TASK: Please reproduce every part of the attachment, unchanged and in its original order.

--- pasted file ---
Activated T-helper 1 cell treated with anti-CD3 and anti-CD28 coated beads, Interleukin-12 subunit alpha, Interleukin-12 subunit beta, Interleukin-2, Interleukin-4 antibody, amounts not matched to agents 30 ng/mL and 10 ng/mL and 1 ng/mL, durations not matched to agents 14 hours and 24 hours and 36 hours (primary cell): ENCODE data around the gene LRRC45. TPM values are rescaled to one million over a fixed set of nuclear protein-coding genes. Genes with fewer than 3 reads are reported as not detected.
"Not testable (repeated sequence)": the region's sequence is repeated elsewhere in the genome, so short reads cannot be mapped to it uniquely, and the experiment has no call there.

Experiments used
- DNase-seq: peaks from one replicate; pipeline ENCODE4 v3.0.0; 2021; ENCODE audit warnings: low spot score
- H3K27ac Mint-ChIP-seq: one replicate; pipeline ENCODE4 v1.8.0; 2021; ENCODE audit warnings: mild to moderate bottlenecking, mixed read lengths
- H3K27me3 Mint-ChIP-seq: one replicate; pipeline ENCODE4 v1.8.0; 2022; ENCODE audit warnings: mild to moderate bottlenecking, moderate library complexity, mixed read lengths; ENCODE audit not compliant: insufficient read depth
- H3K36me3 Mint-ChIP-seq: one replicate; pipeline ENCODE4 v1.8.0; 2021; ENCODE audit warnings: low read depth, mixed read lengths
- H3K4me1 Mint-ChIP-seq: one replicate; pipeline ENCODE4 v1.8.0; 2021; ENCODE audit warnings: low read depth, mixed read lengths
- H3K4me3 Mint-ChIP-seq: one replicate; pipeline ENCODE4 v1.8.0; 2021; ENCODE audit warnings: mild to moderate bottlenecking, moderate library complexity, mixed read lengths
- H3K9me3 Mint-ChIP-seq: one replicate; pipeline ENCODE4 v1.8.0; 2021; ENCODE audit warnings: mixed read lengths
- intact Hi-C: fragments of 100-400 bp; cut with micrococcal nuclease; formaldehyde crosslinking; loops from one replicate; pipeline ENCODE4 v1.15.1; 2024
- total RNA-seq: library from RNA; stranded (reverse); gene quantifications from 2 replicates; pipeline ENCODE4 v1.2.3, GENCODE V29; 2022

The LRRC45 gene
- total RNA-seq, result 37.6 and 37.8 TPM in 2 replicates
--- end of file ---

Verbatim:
Activated T-helper 1 cell treated with anti-CD3 and anti-CD28 coated beads, Interleukin-12 subunit alpha, Interleukin-12 subunit beta, Interleukin-2, Interleukin-4 antibody, amounts not matched to agents 30 ng/mL and 10 ng/mL and 1 ng/mL, durations not matched to agents 14 hours and 24 hours and 36 hours (primary cell): ENCODE data around the gene LRRC45. TPM values are rescaled to one million over a fixed set of nuclear protein-coding genes. Genes with fewer than 3 reads are reported as not detected.
"Not testable (repeated sequence)": the region's sequence is repeated elsewhere in the genome, so short reads cannot be mapped to it uniquely, and the experiment has no call there.

Experiments used
- DNase-seq: peaks from one replicate; pipeline ENCODE4 v3.0.0; 2021; ENCODE audit warnings: low spot score
- H3K27ac Mint-ChIP-seq: one replicate; pipeline ENCODE4 v1.8.0; 2021; ENCODE audit warnings: mild to moderate bottlenecking, mixed read lengths
- H3K27me3 Mint-ChIP-seq: one replicate; pipeline ENCODE4 v1.8.0; 2022; ENCODE audit warnings: mild to moderate bottlenecking, moderate library complexity, mixed read lengths; ENCODE audit not compliant: insufficient read depth
- H3K36me3 Mint-ChIP-seq: one replicate; pipeline ENCODE4 v1.8.0; 2021; ENCODE audit warnings: low read depth, mixed read lengths
- H3K4me1 Mint-ChIP-seq: one replicate; pipeline ENCODE4 v1.8.0; 2021; ENCODE audit warnings: low read depth, mixed read lengths
- H3K4me3 Mint-ChIP-seq: one replicate; pipeline ENCODE4 v1.8.0; 2021; ENCODE audit warnings: mild to moderate bottlenecking, moderate library complexity, mixed read lengths
- H3K9me3 Mint-ChIP-seq: one replicate; pipeline ENCODE4 v1.8.0; 2021; ENCODE audit warnings: mixed read lengths
- intact Hi-C: fragments of 100-400 bp; cut with micrococcal nuclease; formaldehyde crosslinking; loops from one replicate; pipeline ENCODE4 v1.15.1; 2024
- total RNA-seq: library from RNA; stranded (reverse); gene quantifications from 2 replicates; pipeline ENCODE4 v1.2.3, GENCODE V29; 2022

The LRRC45 gene
- total RNA-seq, result 37.6 and 37.8 TPM in 2 replicates